Prior Understanding With British
State Dept’s Outline For Iran Post-Mossadegh

Arash Norouzi
The Mossadegh Project | May 25, 2022                    


As the United States prepared for the hoped downfall of Prime Minister Mohammad Mossadegh, they sought to keep Britain in alignment with their Iran strategy. This undated paper was drafted by Arthur L. Richards, Director of the Office of Greek, Turkish, and Iranian Affairs at the State Department, on June 25, 1953.

While it opens by acknowledging the Anglo-American drive to drive out Mossadegh, the document concentrates completely on oil, raising seven points which would relate directly to the consortium agreement finalized in October 1954.

U.S. State Department Documents | IRAN
Iran Oil Consortium | Archive of Documents (1953-1954)




223. Memorandum Prepared in the Bureau of Near Eastern, South Asian, and African Affairs

Washington, undated. [June 25, 1953]


Preliminary to any joint US–UK move to inspire the Iranians to replace Mosadeq, there should be prior understanding with the British that:

1. Our common primary objective is to encourage the establishment of a more stable government in Iran, which government would be oriented toward the West.

2. Although it is earnestly hoped that an equitable solution of the oil problem will eventually be possible with the new government—such a solution would in fact be necessary if Iran is to achieve stability—it must be recognized that any successor government would be unlikely to survive if it were to indicate early willingness to accept proposals previously rejected by Mosadeq, including the proposals of February 20, 1953, or probably even were it to indicate an early willingness to reopen negotiations on any basis which might be acceptable to the British.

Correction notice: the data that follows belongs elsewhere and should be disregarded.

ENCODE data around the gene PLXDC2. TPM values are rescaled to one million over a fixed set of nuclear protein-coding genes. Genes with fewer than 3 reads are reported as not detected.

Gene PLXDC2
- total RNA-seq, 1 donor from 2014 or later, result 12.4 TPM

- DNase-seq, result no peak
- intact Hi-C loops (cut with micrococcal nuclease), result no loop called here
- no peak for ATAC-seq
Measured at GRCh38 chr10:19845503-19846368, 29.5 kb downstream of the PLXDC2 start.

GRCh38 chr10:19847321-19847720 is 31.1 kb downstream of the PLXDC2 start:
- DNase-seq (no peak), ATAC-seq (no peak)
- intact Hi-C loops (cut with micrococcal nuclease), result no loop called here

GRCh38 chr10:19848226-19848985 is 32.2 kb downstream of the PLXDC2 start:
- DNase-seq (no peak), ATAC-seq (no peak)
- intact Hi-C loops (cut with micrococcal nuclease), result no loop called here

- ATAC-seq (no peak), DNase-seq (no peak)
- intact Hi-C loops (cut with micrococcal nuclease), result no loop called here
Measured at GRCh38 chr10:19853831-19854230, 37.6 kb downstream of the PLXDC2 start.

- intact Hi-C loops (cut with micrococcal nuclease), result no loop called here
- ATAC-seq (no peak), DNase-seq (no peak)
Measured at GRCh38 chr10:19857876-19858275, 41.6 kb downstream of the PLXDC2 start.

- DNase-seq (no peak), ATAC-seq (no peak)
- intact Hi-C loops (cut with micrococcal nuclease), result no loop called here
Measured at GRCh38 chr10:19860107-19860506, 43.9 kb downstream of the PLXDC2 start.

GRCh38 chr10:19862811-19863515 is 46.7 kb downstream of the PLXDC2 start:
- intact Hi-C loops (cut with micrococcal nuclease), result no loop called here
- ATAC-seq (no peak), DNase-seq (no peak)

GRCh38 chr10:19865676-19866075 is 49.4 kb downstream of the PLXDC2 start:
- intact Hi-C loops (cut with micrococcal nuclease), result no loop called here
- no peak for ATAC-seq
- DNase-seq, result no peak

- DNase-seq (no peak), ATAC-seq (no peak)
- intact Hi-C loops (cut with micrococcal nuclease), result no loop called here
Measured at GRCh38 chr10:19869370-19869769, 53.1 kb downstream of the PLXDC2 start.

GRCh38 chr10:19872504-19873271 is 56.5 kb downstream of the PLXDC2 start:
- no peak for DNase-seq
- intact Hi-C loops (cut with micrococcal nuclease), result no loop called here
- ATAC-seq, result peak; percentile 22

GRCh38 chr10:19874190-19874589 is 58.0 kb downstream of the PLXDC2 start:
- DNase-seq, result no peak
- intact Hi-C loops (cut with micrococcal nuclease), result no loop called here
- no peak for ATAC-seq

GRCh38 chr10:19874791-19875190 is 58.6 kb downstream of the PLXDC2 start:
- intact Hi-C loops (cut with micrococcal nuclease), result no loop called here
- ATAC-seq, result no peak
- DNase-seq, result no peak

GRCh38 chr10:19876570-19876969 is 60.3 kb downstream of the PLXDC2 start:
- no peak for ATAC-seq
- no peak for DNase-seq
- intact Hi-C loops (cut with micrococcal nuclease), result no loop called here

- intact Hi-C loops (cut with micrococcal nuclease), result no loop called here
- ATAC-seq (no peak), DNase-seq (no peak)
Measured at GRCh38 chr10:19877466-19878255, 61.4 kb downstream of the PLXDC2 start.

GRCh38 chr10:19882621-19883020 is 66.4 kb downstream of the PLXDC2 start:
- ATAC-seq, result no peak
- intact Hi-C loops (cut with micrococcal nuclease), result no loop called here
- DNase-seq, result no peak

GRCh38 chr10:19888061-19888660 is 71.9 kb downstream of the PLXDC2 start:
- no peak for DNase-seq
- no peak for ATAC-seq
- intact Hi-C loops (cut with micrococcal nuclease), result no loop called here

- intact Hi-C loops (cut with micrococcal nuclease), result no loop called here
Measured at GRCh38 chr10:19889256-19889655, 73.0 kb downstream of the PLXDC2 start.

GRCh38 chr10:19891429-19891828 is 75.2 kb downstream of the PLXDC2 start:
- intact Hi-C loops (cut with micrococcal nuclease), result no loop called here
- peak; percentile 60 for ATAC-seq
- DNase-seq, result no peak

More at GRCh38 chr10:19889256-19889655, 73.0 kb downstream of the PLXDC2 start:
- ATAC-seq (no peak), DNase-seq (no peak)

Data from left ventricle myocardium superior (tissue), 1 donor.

3. The object being to get a stable government, and it being agreed that the new government would find it difficult, if not impossible, to accept proposals previously rejected, maximum ingenuity and flexibility should be demonstrated in coming forward at the proper time with new proposals.

4. To be acceptable to the Iranian public opinion and thus to the Iranian government, such proposals should:

(a) Recognize nationalization.

(b) Provide that the Iranians should have complete control of all property, installations and production in Iran.

(c) Allow the Iranian Government complete freedom of choice of technical and managerial personnel.

(d) Beyond such specific sales contracts as may be worked out in connection with a settlement, allow the Iranians complete freedom of sales of oil and oil products.

(e) Dispose of the problem of compensation within the framework of the Nine-Point Law and on a basis which would show that Iran is not being saddled with excessive indebtedness to the AIOC. [Anglo-Iranian Oil Company]

5. No commercial concessions or special political privileges should be asked of Iran.

6. While the US agrees with the UK that it would be desirable for the amount of compensation to be determined by impartial international arbitration or adjudication, other methods of determination (or possibly even a moratorium) should not be excluded on principle.

7. Recognizing that the economic and political stability of Iran is to a large degree dependent on the revival of its chief industry, both the US and the UK will take appropriate steps to encourage and facilitate the resumption of large-scale exports of Iranian oil.


[Annotations by Arash Norouzi]

• Source: Foreign Relations of the United States, 1952–1954, Iran, 1951–1954 (2017)

“Source: Central Intelligence Agency, DDO Files, Job 80–01701R, Box 3, Folder 7, TPAJAX Vol. I. Top Secret; Security Information. Drafted by Richards on June 25. Printed from an uninitialed copy.” — U.S. State Department Office of the Historian


Divvying Up the Loot: The Iran Oil Consortium Agreement of 1954
Divvying Up the Loot: The Iran Oil Consortium Agreement of 1954

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Related links:

Popularity and Prestige of Prime Minister Mohammed Mosadeq (July 1953)

Winthrop W. Aldrich on Meeting With British Re: Iran Oil (Nov. 1953)

Status Report on Iran Oil Negotiations (Donald D. Kennedy, June 16, 1954)



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